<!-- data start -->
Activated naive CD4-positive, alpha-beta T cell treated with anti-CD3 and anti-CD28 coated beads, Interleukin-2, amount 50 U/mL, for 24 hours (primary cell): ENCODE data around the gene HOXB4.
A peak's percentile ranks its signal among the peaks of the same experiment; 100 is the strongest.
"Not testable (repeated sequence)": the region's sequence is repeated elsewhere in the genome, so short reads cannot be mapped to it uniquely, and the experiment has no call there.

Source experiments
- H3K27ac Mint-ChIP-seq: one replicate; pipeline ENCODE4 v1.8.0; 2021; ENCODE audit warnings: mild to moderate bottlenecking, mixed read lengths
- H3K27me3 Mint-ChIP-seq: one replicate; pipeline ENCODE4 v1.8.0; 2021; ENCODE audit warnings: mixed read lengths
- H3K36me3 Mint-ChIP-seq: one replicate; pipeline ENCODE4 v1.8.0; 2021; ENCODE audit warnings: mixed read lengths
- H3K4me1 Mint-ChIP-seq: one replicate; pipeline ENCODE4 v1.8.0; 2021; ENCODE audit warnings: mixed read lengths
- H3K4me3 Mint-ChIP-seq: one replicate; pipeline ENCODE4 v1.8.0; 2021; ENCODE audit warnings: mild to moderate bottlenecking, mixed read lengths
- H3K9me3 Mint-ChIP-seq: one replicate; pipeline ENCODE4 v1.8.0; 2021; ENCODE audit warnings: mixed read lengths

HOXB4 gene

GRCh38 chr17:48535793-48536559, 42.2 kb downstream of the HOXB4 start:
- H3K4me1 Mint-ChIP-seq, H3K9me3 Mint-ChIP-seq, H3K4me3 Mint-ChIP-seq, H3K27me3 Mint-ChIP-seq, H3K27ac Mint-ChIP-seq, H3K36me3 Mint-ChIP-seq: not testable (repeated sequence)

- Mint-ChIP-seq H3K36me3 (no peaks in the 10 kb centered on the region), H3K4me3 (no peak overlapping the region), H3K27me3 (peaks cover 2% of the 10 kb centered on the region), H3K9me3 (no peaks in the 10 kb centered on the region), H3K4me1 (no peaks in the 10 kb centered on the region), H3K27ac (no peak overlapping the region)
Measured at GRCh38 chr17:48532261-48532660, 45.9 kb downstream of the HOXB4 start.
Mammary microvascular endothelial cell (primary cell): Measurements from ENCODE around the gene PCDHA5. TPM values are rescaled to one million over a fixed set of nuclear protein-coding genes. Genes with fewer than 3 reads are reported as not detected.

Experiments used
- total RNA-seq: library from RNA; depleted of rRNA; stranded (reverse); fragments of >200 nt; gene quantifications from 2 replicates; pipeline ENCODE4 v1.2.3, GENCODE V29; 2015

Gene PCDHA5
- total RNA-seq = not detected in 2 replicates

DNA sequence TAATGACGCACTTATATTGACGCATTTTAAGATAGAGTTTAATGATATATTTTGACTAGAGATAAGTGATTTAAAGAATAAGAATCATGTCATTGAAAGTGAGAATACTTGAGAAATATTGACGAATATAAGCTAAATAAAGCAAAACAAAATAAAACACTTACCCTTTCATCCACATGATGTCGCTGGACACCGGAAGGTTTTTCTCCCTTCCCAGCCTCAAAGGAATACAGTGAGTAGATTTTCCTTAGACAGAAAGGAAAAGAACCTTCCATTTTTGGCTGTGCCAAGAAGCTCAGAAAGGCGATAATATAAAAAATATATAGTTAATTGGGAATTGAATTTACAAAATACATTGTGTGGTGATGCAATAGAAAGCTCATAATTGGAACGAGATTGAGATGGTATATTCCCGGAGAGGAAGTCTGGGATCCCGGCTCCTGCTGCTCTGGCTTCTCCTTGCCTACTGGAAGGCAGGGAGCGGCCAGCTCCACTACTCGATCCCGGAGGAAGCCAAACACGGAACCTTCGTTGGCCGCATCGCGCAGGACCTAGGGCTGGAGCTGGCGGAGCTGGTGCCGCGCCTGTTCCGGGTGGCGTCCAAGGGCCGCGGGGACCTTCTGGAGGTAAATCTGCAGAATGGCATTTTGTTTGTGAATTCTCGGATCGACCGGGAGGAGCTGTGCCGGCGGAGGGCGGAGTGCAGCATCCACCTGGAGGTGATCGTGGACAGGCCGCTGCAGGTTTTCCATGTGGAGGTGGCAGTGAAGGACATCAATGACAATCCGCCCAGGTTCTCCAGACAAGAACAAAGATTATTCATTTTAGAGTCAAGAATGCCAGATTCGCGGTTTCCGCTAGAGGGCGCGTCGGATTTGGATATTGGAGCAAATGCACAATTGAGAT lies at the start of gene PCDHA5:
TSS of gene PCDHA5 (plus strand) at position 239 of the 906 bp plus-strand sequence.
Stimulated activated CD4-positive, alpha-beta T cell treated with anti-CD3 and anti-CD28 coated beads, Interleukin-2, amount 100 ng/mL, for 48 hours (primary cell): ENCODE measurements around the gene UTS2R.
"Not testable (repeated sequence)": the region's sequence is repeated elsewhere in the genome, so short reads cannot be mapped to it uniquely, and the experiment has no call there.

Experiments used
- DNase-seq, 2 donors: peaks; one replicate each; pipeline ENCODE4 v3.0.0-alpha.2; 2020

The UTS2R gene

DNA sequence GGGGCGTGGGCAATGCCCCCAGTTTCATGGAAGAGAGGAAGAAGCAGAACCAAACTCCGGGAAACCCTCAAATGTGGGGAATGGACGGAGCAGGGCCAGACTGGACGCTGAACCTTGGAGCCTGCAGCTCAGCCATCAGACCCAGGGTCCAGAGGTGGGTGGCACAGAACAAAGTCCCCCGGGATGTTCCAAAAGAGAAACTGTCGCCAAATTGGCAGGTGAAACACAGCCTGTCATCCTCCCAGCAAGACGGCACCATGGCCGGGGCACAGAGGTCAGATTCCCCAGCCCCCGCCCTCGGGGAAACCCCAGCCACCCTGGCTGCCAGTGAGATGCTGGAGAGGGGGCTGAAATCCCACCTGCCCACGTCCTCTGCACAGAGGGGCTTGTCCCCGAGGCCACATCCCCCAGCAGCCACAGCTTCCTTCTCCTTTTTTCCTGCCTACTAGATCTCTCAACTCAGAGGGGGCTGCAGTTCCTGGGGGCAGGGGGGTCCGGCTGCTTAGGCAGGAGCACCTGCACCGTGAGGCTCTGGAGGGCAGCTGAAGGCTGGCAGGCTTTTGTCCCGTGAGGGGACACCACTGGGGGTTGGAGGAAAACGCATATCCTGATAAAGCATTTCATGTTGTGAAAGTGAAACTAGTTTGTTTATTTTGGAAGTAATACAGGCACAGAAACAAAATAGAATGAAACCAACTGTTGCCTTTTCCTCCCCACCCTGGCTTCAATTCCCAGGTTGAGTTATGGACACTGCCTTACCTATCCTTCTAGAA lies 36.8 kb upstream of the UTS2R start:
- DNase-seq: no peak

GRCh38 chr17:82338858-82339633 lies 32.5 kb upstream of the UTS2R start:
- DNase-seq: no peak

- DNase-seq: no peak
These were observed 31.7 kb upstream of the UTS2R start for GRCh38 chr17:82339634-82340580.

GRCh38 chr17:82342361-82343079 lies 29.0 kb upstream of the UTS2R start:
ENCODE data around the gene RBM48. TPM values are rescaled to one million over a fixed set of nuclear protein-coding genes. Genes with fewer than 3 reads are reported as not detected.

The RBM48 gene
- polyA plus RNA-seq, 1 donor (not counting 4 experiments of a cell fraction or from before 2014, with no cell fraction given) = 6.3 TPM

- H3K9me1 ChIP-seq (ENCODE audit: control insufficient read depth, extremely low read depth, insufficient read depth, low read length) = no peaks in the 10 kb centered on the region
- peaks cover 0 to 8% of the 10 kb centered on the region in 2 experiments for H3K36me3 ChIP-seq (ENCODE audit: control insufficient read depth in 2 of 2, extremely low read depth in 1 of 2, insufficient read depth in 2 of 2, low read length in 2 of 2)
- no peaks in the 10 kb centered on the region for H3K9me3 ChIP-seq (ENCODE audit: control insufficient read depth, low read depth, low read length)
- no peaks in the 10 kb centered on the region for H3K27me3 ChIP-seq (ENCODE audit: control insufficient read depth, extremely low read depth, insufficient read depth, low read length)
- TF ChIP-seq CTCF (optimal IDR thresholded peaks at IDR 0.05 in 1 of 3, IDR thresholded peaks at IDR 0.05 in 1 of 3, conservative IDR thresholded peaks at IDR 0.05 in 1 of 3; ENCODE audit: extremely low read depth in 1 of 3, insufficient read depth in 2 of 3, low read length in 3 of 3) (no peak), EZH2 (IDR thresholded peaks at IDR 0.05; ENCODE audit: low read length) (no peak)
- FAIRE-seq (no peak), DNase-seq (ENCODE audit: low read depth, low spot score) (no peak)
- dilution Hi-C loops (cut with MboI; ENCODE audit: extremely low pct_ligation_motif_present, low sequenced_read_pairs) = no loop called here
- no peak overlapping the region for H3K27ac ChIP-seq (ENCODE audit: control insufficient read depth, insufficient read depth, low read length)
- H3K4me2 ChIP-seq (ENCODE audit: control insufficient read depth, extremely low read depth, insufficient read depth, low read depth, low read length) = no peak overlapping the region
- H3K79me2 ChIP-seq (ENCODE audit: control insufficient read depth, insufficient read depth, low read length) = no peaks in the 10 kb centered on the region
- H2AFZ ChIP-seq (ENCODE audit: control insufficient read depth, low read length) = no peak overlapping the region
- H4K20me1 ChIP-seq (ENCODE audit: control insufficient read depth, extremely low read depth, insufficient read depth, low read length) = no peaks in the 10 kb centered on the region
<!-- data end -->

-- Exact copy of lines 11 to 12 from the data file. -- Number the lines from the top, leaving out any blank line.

HOXB4 gene

GRCh38 chr17:48535793-48536559, 42.2 kb downstream of the HOXB4 start: